In reflecting, we may feel that sometimes we were moving backward, not forward. So it was with the Israelites. Some of their stops took them backward, towards Egypt. And yet they were stops in the journey nonetheless. By naming these stops we make a statement. We assert that they do have meaning, even if we do not understand what that meaning is. By naming them, we assert that our going back was part of our path of eventually going forward. By naming them, we make them part of our story, part of our journey. When does this naming take place? When these events are occurring, or only after, when we step back and look at the trajectory of our lives?  In our parasha, the latter seems to be the case. The verse tells us that “Moshe wrote their goings out according to their journeys by the commandment of God,” indicating that this writing down occurred only at the end of the forty years in the wilderness (33:2). Orah Hayyim, however, disagrees and sees this verse as saying that the journeys were written down as they occurred. There is no question that we are better off if we are able to take note of the special moments in our lives when they are happening. Writing in a diary or taking pictures, putting them in an album, and affixing a caption to them – for the younger generation, read: blogging or uploading a photo from your iPhone to your Google timeline – are ways not only to be able to look back at those moments and remember them in the future, but also to assign weight and significance to them in the present. These are ways to tell our story as we are living it.

But we are not always able to do this. When life seems purposeless, we might ask ourselves: Why bother noting these moments at all? If our personal or professional life is in shambles, if we are in physical or psychic pain, or if we are just wandering purposelessly or aimlessly, we will not see ourselves on a journey; we will see ourselves as lost. This, perhaps, was also the experience of the children of Israel. For thirty-eight years they wandered from place to place with no clear destination and with no ability to direct their own movements. God told them when to move, and God told them when to stay. They were powerless, at the mercy of forces beyond their control.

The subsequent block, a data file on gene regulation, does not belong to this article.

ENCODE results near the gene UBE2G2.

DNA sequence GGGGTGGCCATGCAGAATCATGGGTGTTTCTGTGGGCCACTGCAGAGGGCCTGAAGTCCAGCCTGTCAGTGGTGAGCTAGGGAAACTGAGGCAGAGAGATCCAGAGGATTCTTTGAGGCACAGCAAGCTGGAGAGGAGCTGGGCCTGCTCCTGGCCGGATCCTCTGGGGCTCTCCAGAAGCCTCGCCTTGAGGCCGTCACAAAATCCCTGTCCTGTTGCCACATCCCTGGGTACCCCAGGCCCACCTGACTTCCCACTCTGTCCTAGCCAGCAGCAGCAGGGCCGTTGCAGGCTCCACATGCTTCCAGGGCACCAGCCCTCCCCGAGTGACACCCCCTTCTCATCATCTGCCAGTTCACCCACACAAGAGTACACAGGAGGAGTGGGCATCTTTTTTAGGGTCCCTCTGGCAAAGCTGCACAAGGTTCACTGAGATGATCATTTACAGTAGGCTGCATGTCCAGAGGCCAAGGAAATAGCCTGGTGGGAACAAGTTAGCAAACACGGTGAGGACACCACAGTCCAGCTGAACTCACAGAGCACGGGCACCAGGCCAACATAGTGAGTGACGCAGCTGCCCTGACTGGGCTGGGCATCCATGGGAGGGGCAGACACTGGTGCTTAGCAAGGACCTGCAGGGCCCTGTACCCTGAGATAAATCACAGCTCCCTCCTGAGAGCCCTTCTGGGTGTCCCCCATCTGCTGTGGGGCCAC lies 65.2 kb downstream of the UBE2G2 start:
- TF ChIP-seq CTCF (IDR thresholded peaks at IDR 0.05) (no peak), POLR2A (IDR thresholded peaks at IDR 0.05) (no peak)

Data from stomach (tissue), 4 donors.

At such times in our lives, it may still be possible to gain some control, if not by changing our circumstances then at least by changing how we frame, relate to, and react to these circumstances. If we can “write down our journeys” at these moments we will have accomplished a great deal. But sometimes this is an unrealistic expectation. Sometimes we might have to suffer through this period of wandering. At these times what we can do is persevere. Persevere so that when we come out on the other side, when our thirty-eight years in the wilderness finally comes to an end, we can at least reflect and assess. At this juncture it will be critical to name those way stations and to be able to assert that there was value and meaning to the places we have been, that they are part of how we got to where we are even if a full understanding of their purpose and necessity still eludes us.

This connects to another ambiguity in the text. The verse states that Moshe wrote down their journeys according to the word of God. What was according to the word of God – their journeys or the writing down? Ibn Ezra says the former, whereas Ramban says the latter. This is often the very ambiguity that we struggle with. Sometimes we can embrace the belief that our current journey is directed by God. At those moments we will be able to mark our journey as we are living it. At other times, however, this belief will be very distant from us, and we will only be able to feel connected to a larger system of meaning when we have emerged on the other side, and are able to look back and reflect.

If we can at least record our milestones at the end of the journey, then we will have come a long way. Our hardships and struggles will become life lessons and periods of growth. And we will have made these periods into our own personal Torah. As Sefat Emet comments, it is in the writing down of these events that we declare them to be of lasting value, that we transform all of these dangerous, difficult journeys into an integral part of God’s Torah.

Shabbat shalom!